As shown in FIGS. 2 and 3, the bushing bottom wall contains trilobal orifices 28, having the lobes positioned evenly around the periphery. The orifices and the resulting fibers can be of various shapes, such as, for example, cross-shaped, star-shaped, pentalobal, octalobal, or rectangular.
In order to quantitatively describe the formation of non-circular glass fibers, it is useful to consider a time constant τ for the decay of the shape from non-circular cross-section back to circular cross-section. As soon as a molten glass stream of non-circular cross-section flows from a non-circular orifice, surface tension forces act on the stream to change it into a circular cross-section. Opposing these forces are viscous forces, which tend to resist changes in the shape of the stream. The viscous forces increase extremely rapidly because of cooling as the molten glass in the stream moves away from the orifice. In order to successfully make non-circular fibers, the viscous forces (i.e., the viscosity) must be increased quickly enough to retard the effect of the surface tension forces.
The time constant is believed to be the function of the viscosity of the glass, the equivalent radius of the glass stream, and the surface tension, according to the equation: τ=μr/σ. This equation can be transformed with a velocity factor to enable integration over distance along the fiber, i.e., vertical distance downward from the orifice, instead of with respect to time. In operation, when only a few time constants pass prior to the hardening or greatly increased viscosity of the glass, the fiber still maintains its non-circular shape. When many time constants pass, however, prior to reaching high viscosity, the glass stream returns to a circular cross-section and produces a circular fiber. When the inverse of the time constant is integrated over the distance to 100% attenuation, the ratio of the time-to-become-viscous to the time-to-revert-to-a-circular-cross-section is obtained. This ratio, difficult to measure exactly, can be estimated by the ratio Z, as given by the following equation:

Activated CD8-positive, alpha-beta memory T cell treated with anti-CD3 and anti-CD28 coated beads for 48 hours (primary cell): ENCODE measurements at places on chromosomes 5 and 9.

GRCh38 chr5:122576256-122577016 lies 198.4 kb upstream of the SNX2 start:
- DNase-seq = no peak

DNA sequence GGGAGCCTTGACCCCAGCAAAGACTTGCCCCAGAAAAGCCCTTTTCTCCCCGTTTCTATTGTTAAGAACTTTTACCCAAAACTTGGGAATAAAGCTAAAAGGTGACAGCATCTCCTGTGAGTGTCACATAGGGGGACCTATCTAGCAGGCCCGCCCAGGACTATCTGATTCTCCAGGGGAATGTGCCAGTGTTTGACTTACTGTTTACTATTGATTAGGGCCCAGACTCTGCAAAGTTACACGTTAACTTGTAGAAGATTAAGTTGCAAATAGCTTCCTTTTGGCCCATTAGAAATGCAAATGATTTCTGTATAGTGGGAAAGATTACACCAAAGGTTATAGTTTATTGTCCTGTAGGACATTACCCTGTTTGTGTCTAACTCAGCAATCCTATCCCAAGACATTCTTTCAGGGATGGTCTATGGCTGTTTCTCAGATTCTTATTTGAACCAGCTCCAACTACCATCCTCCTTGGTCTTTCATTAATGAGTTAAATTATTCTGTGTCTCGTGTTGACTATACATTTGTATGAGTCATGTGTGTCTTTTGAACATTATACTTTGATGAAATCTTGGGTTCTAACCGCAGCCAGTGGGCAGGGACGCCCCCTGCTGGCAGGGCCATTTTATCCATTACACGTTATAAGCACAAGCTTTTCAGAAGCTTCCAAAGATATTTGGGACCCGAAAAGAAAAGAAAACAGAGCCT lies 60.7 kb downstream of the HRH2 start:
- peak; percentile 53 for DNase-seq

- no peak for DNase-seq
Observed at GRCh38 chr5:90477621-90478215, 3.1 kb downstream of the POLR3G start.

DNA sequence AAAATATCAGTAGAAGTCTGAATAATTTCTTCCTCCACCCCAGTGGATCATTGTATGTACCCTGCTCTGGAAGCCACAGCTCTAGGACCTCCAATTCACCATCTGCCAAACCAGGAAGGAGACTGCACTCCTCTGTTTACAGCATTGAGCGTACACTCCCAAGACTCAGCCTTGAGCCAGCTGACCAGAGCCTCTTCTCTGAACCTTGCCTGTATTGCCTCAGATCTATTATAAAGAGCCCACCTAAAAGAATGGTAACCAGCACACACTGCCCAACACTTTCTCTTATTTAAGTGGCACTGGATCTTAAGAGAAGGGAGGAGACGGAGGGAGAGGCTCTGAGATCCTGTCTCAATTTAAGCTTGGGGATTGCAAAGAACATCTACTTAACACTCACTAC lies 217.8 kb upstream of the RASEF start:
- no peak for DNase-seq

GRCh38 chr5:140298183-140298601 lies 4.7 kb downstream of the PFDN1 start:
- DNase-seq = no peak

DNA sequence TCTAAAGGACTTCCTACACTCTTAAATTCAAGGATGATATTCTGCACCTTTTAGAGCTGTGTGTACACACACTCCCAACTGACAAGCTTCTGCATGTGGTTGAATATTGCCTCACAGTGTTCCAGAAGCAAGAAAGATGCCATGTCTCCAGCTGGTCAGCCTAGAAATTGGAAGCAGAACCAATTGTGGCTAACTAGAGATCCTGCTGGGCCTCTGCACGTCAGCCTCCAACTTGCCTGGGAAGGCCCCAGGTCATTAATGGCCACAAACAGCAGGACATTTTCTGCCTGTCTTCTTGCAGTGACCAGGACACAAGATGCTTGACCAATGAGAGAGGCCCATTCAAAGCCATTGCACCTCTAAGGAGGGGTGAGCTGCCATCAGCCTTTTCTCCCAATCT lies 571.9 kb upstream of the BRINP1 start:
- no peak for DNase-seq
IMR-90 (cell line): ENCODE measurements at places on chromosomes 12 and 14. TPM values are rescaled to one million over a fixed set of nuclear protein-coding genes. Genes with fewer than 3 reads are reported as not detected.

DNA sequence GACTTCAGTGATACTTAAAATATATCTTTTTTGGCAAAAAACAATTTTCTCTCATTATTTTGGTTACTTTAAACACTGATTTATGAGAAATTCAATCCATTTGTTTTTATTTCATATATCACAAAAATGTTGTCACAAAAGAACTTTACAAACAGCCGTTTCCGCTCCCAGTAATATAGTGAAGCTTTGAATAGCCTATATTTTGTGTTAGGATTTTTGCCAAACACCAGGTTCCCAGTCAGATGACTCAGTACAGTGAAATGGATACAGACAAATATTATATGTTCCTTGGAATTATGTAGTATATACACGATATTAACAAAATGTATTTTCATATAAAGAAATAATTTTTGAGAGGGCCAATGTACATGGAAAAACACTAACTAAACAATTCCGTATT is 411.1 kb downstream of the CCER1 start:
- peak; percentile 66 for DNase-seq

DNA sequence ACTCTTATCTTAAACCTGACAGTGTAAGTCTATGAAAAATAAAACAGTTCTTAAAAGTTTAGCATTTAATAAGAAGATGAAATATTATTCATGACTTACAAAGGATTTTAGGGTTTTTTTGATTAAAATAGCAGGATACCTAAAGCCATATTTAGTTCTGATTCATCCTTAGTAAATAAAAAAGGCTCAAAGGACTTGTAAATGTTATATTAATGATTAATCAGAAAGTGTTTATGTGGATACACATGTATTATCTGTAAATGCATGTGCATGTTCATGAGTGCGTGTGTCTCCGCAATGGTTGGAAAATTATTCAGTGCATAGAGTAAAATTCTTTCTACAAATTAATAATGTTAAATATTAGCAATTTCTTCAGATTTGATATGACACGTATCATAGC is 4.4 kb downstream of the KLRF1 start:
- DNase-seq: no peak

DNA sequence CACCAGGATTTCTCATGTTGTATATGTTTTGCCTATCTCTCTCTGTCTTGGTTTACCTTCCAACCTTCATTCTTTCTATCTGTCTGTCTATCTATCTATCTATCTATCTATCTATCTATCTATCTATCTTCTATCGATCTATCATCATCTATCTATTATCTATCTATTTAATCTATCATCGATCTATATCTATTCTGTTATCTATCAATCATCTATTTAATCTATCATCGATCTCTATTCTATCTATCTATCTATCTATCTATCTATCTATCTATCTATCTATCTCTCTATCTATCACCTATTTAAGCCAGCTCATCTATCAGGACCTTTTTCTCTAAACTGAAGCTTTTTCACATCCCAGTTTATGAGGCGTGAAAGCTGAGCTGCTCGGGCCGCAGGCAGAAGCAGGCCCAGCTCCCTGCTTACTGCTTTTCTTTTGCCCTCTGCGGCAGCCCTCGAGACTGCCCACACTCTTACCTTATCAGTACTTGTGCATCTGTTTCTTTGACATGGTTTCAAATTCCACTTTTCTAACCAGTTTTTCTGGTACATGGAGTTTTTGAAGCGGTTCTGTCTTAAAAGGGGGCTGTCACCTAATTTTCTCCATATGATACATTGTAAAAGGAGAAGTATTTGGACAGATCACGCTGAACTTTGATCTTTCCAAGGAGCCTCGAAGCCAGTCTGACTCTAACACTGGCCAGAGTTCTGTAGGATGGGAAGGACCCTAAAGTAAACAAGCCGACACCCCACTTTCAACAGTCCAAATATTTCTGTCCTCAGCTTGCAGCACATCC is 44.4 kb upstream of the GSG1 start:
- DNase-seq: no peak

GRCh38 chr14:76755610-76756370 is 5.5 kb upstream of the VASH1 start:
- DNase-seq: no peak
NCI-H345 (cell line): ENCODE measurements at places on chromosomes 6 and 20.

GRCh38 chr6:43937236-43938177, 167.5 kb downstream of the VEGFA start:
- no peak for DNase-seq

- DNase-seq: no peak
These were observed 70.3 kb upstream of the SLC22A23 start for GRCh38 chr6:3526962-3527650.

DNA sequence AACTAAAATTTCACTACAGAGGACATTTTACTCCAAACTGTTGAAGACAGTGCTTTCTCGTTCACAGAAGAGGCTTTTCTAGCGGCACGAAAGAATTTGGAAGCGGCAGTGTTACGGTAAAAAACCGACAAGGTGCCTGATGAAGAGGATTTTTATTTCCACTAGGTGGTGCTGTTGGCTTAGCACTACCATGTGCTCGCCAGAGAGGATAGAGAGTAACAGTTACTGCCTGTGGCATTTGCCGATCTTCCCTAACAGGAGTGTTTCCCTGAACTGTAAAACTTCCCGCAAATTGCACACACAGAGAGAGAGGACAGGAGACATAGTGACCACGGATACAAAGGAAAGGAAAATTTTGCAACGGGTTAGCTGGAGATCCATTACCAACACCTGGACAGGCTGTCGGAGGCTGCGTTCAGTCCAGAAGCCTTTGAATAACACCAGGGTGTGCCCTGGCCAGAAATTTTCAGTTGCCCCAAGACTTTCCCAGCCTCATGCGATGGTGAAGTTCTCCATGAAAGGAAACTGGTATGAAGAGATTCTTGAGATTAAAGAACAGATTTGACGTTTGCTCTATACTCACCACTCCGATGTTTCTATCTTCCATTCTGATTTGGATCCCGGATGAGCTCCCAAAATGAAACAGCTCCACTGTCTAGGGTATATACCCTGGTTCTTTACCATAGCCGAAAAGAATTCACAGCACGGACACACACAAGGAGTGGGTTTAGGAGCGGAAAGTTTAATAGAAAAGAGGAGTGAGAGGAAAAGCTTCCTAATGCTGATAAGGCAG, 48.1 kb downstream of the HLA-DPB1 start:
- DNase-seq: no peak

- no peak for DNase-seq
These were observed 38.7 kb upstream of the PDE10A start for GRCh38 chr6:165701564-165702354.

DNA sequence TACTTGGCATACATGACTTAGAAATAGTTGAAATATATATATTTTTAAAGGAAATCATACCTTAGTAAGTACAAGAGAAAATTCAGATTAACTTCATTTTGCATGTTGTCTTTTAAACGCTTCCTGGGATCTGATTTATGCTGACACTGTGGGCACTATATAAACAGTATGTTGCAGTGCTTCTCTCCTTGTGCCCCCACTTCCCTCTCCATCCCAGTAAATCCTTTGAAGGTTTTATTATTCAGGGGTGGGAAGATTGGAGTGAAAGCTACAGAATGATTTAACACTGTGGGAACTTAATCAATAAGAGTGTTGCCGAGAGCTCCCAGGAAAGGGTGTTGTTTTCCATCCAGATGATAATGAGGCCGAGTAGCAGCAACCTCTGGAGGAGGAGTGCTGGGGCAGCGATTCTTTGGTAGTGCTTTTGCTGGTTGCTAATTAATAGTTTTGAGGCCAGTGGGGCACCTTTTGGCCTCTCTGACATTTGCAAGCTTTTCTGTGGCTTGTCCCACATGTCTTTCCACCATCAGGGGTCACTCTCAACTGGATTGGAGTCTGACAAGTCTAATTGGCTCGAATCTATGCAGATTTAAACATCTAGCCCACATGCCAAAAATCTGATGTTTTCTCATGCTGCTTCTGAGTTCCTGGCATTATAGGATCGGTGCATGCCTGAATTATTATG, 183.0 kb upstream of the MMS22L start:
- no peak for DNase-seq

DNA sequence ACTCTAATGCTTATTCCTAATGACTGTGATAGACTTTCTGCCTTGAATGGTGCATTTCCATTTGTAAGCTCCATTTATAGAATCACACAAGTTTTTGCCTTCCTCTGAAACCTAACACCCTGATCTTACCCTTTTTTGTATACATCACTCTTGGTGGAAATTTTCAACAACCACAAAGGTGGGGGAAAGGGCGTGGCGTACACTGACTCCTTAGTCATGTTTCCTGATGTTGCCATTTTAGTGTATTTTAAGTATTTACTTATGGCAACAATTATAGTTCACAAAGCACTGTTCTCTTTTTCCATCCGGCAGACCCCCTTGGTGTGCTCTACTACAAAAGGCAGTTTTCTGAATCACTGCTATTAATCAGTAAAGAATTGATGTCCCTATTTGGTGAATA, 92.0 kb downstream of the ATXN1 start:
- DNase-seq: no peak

Z=(x75 σo /μo reo)*(1/vo)*1/(MRo -1)
x75 is the distance from the bushing at 75 percent attenuation (cm);
μo is the initial viscosity (poise);
reo is the initial equivalent fiber radius (cm);
σo is the initial surface tension of the mineral material (dynes/cm);
vo is the initial velocity (cm/sec) through the orifices; and
MRo is the initial mod ratio of said streams.
The factor 1/(MRo -1) is a factor indicative of the mod ratio fo the hole, and hence the initial mod ratio of the glass stream. It has been found that this equation correlates very well with theoretical considerations as shown in FIG. 4 where the curve represents the reciprocal of the time constant as a function of distance from the bushing. The integral is the area underneath the curve, and the smaller the area underneath the curve, the smaller the number of time constants experienced by the stream before hardening and therefore the greater the mod ratio. It has been found that in order for the final fiber to be non-circular, Z should be less than or equal to 2, and preferably less than or equal to 1.